Production Code: J
Planet of Giants - 31/10/1964 17:15
Dangerous Journey - 07/11/1964 17:15
Crisis - 14/11/1964 17:15
The main doors of the TARDIS open of their own accord just before it materialises, causing it to run out of control. On emerging, the travellers discover that the ship has been reduced in size and they are now only about an inch tall.
In this miniaturised state, they stumble across a plot by a ruthless businessman, Forester, and his misguided scientist colleague, Smithers, to launch a new insecticide named DN6 - a product so destructive that it would kill not only those insects harmful to agriculture but also those vital to it.
Forester is even willing to commit murder to ensure the success of his business, as civil servant Arnold Farrow discovers to his cost.
The criminals are eventually brought to justice when the Doctor and his friends - hampered by the fact that Barbara has herself been made ill by the insecticide - tamper with the telephone in Smithers' laboratory, thus fuelling the suspicions of the local exchange operator, Hilda Rowse, who sends her police constable husband Bert to investigate.
Farrow has been shot by Forester and the miniaturised time travellers investigate the body. Suddenly Susan realises that they are being intently watched by a giant black cat.
Smithers goes into the laboratory to wash his hands, unaware that the Doctor and Susan are hiding in the water outlet from the sink. As a helpless Ian and Barbara watch, he fills the sink with water, washes, and then pulls out the plug.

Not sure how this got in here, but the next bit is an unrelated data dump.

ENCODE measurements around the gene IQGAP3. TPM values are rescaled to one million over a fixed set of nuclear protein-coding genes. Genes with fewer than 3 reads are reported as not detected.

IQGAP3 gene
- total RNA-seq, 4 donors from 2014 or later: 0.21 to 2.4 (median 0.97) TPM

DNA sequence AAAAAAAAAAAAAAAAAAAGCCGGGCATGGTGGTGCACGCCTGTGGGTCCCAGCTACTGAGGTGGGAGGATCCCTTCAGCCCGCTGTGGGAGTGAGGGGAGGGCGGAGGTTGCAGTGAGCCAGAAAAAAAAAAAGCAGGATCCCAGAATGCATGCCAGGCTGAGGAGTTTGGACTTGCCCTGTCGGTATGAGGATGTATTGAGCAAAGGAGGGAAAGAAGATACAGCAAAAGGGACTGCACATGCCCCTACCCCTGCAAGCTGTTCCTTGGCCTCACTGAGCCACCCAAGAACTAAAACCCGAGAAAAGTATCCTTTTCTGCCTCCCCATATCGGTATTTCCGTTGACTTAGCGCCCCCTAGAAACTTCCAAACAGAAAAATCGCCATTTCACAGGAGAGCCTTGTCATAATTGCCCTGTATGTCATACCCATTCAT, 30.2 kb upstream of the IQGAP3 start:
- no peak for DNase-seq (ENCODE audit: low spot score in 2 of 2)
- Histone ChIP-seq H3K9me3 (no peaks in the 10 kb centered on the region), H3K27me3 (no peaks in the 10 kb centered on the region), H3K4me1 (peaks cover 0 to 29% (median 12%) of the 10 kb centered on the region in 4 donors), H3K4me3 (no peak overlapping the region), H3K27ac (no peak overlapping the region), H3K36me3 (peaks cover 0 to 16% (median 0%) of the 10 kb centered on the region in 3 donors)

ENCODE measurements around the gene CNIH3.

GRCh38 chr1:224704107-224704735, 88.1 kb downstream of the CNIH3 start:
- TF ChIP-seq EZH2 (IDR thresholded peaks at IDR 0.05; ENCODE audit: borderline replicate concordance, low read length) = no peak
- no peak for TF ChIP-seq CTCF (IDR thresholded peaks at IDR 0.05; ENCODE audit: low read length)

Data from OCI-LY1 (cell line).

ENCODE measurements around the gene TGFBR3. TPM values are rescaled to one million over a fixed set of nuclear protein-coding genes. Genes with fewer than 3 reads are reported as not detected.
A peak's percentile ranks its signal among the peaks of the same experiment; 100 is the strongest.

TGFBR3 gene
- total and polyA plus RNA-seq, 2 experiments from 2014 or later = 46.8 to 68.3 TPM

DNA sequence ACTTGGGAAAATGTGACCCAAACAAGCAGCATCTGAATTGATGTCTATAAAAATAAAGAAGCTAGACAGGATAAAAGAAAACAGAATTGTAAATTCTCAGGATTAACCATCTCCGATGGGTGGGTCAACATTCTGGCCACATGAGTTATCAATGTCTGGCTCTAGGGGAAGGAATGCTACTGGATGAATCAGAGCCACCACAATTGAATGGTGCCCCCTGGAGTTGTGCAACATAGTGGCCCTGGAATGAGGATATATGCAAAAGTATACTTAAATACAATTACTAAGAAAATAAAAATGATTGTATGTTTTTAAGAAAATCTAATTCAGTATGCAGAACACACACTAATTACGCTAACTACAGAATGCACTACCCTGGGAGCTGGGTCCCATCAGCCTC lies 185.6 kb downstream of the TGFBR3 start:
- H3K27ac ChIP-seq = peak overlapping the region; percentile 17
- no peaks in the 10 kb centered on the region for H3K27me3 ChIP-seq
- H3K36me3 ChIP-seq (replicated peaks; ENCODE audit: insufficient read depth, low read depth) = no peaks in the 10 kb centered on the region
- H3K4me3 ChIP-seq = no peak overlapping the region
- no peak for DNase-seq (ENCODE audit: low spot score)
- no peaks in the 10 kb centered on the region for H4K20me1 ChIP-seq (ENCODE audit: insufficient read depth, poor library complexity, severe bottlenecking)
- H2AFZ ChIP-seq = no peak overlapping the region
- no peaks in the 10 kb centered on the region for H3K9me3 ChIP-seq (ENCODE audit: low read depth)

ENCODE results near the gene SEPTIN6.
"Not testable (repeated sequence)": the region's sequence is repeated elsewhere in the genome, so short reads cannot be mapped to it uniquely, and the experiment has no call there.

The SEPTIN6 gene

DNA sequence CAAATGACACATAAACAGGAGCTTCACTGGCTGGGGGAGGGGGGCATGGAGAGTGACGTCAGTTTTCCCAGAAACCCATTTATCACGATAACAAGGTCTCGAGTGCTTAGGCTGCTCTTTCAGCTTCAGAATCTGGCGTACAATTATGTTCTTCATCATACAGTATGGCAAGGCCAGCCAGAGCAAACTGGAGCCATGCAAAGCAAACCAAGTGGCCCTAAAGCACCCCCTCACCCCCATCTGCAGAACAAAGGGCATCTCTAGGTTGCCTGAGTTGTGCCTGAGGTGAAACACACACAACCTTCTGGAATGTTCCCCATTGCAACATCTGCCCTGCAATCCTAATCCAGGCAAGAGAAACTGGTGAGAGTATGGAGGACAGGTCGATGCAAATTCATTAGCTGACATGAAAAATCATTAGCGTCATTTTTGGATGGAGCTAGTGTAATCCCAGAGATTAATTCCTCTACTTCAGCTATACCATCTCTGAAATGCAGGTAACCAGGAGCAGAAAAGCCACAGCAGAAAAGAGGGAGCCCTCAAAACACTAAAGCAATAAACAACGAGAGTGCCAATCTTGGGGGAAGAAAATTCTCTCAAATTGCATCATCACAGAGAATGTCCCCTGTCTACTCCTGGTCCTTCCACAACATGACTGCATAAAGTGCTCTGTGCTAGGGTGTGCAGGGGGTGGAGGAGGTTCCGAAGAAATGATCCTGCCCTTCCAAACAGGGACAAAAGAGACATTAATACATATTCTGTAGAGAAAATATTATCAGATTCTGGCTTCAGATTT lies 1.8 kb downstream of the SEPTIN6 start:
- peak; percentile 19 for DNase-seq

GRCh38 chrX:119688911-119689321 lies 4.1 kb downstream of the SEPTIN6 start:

With everything returned to normal, the Doctor checks the newly repaired scanner screen for their next destination. It shows only interference. The ship starts to materialise and the Doctor hopes to discover its latest arrival point.
The Incredible Shrinking Man.
Rachel Carson's Silent Spring (the ecological menace of insecticide).
Dixon of Dock Green (the murder sub-plot).
Forester : "Do you know why I'm a success, Mr Farrow? Because I've never allowed the word "can't" to exist."
England, post World War II.
Susan and the Doctor were present during a Zeppelin air raid [in World War I].
There is no noise either inside or outside the TARDIS as it arrives at the start of the story and leaves at the end.
This is the first instance of Dudley Simpson providing incidental music for the series. Simpson would continue to work on Doctor Who periodically until the end of the seventeenth season in 1979.
Fred Ferris, who played policeman Bert Rowse, was a popular Liverpudlian comedian.
The TARDIS doors open in flight which has the effect of miniaturising the occupants, the Doctor explaining 'the space pressure was far too great'.
At the end of episode two, when the sink is emptied, the plug is placed on the bench. In the reprise for episode three, the plug is put back in the sink (thus enabling the miniature travellers to escape).
Cast & Crew
The Doctor - William Hartnell
Barbara Wright - Jacqueline Hill
Ian Chesterton - William Russell
Susan Foreman - Carole Ann Ford
Bert Rowse - Fred Ferris
Farrow - Frank Crawshaw
Forester - Alan Tilvern
Hilda Rowse - Rosemary Johnson
Smithers - Reginald Barratt
Director - Mervyn Pinfield
Director - Douglas Camfield
Assistant Floor Manager - Val McCrimmon
Assistant Floor Manager - Dawn Robertson
Associate Producer - Mervyn Pinfield
Costumes - Daphne Dare
Designer - Raymond P Cusick